Explanations of Wren's transition from astronomer to architect have ranged from worldly ambition to the sort of thing a genius could do at that time, but the activities have similar intellectual motives. In science the goal is to seek, usually by experiment, useful patterns or models out of the apparent confusion of natural phenomena. Architecture produces form and order out of raw and disordered materials. In each case the creation of order (mental or physical) out of existing confusion is a strong motive. It is generally understood that for architects geometry gives a sense of order and aesthetic appeal, but the same is true for scientists. The ellipses of Kepler's planetary orbits that emerged from Tycho Brahe's observations and the double helix that came out of X-ray photographs of the DNA molecule have a geometric beauty that was a factor in convincing others of the truth of the discoveries. Furthermore, in natural philosophy and architecture, design is a process by which order is achieved. The procedures and instruments used in an experiment are designed to give answers to particular questions, just as a building is designed to have specific aesthetic, structural and functional qualities.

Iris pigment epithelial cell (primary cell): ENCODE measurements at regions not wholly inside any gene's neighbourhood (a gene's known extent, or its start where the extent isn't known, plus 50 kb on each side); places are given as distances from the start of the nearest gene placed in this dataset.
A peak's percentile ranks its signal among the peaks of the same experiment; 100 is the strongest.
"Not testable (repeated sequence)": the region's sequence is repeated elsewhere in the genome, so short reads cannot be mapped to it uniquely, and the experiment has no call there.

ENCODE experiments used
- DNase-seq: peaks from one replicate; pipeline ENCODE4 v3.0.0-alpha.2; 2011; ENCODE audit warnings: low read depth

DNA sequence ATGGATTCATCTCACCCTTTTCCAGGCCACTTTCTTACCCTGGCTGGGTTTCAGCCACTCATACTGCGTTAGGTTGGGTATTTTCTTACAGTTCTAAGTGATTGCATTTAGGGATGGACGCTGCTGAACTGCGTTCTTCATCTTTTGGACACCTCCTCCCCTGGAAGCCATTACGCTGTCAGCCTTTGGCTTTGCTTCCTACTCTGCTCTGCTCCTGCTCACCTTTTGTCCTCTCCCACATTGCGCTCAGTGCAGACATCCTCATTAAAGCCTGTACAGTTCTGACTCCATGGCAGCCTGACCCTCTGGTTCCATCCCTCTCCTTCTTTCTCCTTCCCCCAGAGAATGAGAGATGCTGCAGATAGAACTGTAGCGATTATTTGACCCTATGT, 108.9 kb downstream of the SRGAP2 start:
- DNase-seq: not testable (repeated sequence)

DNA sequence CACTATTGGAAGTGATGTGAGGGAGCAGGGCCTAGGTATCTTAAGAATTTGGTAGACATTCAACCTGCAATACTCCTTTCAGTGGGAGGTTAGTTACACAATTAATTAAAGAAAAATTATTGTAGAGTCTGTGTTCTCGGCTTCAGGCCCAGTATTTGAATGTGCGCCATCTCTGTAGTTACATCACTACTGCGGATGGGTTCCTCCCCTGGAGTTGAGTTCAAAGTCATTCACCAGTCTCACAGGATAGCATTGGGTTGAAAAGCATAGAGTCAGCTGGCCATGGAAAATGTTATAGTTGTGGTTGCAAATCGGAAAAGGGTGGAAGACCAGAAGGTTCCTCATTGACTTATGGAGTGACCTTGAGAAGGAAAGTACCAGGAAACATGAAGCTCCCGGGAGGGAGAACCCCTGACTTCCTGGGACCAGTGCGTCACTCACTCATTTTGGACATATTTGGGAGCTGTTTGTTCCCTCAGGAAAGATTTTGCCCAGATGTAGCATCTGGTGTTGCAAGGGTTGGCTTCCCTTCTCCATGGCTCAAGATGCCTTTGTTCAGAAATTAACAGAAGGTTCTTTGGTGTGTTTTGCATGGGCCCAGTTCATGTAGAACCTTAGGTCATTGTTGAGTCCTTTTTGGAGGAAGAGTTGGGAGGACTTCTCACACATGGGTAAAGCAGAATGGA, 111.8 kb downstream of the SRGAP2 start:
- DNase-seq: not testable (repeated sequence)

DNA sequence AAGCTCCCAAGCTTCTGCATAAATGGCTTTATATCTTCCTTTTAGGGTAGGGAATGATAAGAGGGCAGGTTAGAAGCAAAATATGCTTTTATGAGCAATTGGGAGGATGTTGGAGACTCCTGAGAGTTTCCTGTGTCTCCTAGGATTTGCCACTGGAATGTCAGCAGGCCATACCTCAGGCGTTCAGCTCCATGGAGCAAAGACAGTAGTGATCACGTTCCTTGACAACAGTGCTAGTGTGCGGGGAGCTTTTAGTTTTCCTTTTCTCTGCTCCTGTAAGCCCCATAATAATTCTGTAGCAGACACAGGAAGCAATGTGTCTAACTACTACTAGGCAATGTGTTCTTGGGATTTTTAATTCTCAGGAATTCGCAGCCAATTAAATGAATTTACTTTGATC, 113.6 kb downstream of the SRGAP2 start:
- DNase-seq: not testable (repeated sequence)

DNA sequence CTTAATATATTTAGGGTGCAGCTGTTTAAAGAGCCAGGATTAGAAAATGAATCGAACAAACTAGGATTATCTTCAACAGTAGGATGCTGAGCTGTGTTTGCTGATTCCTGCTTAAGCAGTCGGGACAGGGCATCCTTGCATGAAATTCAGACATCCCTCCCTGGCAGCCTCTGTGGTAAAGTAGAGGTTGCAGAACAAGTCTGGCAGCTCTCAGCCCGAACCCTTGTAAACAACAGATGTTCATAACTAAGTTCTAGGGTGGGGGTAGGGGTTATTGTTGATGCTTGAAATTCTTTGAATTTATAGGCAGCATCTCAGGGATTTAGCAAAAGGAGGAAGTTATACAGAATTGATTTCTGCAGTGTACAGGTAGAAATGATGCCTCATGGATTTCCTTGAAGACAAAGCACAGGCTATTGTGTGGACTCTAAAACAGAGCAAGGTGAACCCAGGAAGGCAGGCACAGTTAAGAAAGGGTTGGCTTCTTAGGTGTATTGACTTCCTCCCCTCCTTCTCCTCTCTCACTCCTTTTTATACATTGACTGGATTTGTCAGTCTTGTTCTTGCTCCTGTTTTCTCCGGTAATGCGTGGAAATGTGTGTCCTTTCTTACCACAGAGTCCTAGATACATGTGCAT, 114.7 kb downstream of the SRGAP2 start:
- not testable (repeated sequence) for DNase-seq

Design and order are shown to have been important to Wren but they are presented independently and with little discussion of the way they might be connected in Wren's mind, except for a suggestion that they arose from his troubled childhood. In Parentalia , Christopher Wren Junior remarks that in old age Wren regretted having spent most of his life "in rubbish" and that he could have earned a fortune as a physician. Yet Wren knew that a career as physician held out no prospect of the order and beauty he found so attractive in natural philosophy. He also knew that he could not achieve wealth and social status through science; Hooke was arguably the first professional scientist, but he was regarded by others in the Royal Society as socially inferior and his fortune came through working as a surveyor. Only as an architect could Wren have achieved his financial, aesthetic and social ambitions.